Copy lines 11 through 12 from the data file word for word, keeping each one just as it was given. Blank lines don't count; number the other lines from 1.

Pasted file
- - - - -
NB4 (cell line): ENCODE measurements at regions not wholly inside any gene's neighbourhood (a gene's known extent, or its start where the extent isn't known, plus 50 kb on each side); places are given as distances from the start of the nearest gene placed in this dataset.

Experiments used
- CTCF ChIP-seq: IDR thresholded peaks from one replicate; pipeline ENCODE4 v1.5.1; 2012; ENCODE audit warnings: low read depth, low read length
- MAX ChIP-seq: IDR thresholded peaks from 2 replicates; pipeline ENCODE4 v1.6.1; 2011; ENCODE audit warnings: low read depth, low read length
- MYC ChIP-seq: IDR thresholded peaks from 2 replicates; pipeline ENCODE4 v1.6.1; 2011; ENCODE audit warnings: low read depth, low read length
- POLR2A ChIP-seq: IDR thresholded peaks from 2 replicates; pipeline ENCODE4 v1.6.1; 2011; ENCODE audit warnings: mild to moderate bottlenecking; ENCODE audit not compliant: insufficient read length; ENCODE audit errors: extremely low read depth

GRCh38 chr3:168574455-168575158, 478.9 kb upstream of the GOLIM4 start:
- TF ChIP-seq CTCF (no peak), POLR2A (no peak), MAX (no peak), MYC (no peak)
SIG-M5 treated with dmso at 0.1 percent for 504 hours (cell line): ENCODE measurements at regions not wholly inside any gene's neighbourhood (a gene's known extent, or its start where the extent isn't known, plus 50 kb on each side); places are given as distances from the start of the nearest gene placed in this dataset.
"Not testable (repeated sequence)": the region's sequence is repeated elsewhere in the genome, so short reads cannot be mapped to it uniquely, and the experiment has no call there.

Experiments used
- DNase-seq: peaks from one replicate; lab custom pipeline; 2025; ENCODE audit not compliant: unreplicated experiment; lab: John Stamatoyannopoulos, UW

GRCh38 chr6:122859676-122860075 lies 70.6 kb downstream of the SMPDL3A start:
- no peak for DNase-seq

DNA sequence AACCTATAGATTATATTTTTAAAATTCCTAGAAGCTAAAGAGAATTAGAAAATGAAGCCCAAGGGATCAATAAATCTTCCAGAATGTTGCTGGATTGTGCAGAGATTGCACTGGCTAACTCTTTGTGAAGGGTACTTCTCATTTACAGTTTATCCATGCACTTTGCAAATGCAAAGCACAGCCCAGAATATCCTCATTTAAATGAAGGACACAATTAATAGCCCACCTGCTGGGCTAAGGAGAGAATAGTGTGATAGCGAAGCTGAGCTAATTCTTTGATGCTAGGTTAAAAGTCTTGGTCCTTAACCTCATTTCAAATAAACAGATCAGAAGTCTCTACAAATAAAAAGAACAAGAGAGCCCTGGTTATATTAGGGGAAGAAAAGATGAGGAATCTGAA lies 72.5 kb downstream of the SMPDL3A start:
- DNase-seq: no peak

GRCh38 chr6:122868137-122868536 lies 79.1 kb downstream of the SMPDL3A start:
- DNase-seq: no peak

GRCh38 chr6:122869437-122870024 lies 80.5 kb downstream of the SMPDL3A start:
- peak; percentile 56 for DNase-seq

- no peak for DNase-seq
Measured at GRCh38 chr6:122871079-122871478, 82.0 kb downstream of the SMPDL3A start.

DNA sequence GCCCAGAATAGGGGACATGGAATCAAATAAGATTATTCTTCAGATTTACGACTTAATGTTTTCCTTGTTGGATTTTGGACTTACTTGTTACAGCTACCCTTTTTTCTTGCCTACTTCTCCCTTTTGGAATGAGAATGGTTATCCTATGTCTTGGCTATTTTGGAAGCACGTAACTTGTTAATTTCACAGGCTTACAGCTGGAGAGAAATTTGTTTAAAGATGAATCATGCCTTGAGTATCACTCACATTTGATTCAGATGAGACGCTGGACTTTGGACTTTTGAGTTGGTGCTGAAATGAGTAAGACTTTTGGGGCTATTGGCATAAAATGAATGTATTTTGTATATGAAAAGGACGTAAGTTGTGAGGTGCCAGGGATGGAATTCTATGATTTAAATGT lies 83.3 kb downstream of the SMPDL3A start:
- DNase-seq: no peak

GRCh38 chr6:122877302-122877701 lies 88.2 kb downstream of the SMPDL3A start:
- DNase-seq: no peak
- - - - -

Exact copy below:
Experiments used
- DNase-seq: peaks from one replicate; lab custom pipeline; 2025; ENCODE audit not compliant: unreplicated experiment; lab: John Stamatoyannopoulos, UW